A few election cycles ago, reporters started to notice that voters were becoming way too self-conscious and savvy. When speaking to television reporters, more and more American citizens tended to speak in the kind of fifteen-second sound bites that actually appeared on the news. Moreover, when reporters asked about a particular candidate’s strengths and weaknesses, more and more voters tended to handicap the candidate’s chances, rather than assess the candidates’ governing abilities. All the talk about Rudy Giuliani’s failed Florida firewall and foolishness in skipping Iowa, New Hampshire and South Carolina reflects this unfortunate modern tendency – caused, of course, by reporters themselves – to so focus on the horserace and forget about the actual purpose of the exercise.
The relevant fact about Giuliani’s stunning fall from popular-front runner in the polls throughout most of 2007 to primary failure in 2008 is this: the more voters got to know Rudy Giuliani the less they liked him. Giuliani’s campaign suffered from exposure not inattention. At the end of the day, the questionable business deals, the Clintonesque sloppiness in family matters, the heavyhanded governing approach, all hurt Giuliani. Voters sensed, correctly, that Giuliani combined the worst traits of America’s two recent presidents. Like President Bush, Mayor Giuliani is a divider not a uniter; and like Bill Clinton, Rudy Giuliani’s private immorality undermines his appealing, even self-righteous, public persona. In short, in this case, campaigns did exactly what they are supposed to do – allow voters to meet candidates, assess them and reject those who are unsuitable.
In many ways, the greater anomaly that needs to be explained is Giuliani’s sustained popularity in 2007 rather than his 2008 collapse. The short answer – 9/11 — offers a warning to the Democrats and helps explain John McCain’s surge. Although Joe Biden’s classic line, that all Giuliani needs in a sentence is a noun, a verb, and 9/11, offers a clever counter to America’s current national security obsession, millions of Americans remain very concerned about terrorism. Millions seek a leader who will fight Islamist terrorism vigorously and effectively. Rudy Giuliani was popular because he has strong national security credentials but enough distance from the Bush Administration not to be defined by Bush’s failures to find Osama Bin Laden or stabilize Iraq. John McCain may be the Democrats’ worst nightmare as a candidate because he, too, is strong on defense but weak on loyalty to Bush.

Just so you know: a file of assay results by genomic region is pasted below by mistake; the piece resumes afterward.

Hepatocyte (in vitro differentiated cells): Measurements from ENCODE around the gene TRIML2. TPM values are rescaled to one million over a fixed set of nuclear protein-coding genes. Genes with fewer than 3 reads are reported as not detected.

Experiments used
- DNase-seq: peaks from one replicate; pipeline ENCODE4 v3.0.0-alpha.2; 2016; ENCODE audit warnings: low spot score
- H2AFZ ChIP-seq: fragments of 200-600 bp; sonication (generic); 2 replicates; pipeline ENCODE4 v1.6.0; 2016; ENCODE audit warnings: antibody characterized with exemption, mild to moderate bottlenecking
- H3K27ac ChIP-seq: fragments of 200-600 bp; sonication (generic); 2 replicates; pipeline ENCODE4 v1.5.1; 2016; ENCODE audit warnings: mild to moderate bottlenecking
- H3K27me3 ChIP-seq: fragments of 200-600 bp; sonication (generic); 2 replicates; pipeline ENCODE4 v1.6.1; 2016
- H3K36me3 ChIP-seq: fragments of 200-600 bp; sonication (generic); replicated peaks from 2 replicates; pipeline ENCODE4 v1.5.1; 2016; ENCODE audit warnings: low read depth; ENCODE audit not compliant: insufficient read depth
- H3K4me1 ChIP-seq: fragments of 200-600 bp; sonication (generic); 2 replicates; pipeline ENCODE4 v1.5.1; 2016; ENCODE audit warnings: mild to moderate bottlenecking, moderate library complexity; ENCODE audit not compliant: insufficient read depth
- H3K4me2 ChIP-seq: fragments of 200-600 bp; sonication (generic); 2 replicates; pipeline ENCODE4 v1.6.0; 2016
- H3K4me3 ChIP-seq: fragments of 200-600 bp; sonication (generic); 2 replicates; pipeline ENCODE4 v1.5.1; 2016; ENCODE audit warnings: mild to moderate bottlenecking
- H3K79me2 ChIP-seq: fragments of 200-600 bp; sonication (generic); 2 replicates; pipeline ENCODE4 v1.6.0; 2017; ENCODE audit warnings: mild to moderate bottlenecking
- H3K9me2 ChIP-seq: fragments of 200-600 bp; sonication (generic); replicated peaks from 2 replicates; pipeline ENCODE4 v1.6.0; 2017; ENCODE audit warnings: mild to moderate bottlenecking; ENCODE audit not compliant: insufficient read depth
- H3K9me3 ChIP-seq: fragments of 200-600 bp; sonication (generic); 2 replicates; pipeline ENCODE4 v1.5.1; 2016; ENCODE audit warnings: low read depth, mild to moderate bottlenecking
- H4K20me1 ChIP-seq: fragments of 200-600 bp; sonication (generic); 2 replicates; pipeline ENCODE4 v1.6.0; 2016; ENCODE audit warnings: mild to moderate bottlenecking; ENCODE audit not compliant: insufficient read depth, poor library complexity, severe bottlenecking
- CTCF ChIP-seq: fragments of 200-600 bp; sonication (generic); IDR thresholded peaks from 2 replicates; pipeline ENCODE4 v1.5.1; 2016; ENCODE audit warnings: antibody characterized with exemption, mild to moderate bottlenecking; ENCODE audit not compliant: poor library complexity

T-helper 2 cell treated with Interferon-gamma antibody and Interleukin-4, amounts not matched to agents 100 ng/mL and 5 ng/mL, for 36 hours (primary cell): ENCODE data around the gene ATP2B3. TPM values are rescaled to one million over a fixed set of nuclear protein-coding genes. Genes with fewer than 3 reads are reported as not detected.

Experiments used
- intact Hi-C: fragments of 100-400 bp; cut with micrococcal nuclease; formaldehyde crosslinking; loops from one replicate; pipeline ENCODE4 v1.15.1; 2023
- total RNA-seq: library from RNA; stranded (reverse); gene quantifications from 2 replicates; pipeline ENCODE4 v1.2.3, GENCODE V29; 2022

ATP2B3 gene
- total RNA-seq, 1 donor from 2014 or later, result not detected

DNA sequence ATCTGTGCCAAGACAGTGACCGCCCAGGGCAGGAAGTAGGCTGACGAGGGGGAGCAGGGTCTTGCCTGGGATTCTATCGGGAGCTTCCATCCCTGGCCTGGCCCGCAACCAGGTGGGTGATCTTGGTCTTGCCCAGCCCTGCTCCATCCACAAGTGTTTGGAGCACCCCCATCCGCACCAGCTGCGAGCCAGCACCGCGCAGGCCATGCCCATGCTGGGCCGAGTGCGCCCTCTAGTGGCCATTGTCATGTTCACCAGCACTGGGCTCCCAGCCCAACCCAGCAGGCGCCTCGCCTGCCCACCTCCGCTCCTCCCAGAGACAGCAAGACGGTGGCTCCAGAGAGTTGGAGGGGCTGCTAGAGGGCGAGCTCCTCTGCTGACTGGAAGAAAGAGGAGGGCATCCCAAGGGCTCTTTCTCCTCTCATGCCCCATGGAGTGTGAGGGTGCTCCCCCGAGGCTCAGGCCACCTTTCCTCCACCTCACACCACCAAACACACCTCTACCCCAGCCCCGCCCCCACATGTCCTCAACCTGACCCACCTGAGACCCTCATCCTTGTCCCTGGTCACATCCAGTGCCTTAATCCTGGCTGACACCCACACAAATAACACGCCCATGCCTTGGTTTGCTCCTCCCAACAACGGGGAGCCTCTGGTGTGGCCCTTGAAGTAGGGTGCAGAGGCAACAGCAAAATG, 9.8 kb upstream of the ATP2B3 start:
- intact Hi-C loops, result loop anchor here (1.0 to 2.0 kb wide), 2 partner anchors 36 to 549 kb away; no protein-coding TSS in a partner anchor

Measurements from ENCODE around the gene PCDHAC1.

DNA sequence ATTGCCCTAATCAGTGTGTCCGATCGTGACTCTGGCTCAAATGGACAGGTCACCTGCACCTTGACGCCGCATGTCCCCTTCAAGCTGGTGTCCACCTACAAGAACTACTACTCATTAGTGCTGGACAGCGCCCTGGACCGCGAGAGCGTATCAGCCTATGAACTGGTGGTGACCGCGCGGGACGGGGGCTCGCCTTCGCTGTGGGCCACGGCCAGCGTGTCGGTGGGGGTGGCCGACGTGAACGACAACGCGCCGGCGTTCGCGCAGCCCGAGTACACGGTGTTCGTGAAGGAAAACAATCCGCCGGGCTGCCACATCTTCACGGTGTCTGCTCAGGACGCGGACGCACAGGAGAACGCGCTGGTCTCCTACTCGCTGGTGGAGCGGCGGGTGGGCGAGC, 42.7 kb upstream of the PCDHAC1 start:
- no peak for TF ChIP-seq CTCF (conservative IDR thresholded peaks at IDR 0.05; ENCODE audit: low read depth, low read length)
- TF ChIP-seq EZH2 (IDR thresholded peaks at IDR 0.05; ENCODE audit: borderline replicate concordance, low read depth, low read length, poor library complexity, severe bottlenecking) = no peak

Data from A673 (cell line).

Even though it was Rudy himself and not his strategy that did him in, Giuliani’s need to resort to that strategy reinforces the message that the primary process as currently constituted is ridiculous. The Iowa-New Hampshire monopoly on starting the nominating process should end. Florida’s Democratic delegates should be counted, and both Hillary Clinton and Barack Obama should apologize to each and every Florida Democrat for following their national party’s ridiculous rules and refusing to campaign in the nation’s fourth most populated state. Another, less flawed, candidate like Giuliani could also have been compelled to ignore the small, heavily-rural states of Iowa and New Hampshire. During the next president’s first hundred days, he – or she – should strike a commission to fix America’s electoral system. The recommendations should of course cover the voting questions that persist from the 2000 electoral deadlock and still have not been addressed adequately. But the insane hold the little states of Iowa and New Hampshire have on the world’s most powerful country and most important democracy should be lifted, so that better candidates than Rudy Giuliani do not suffer from the caprice of the electoral calendar as many believe he did.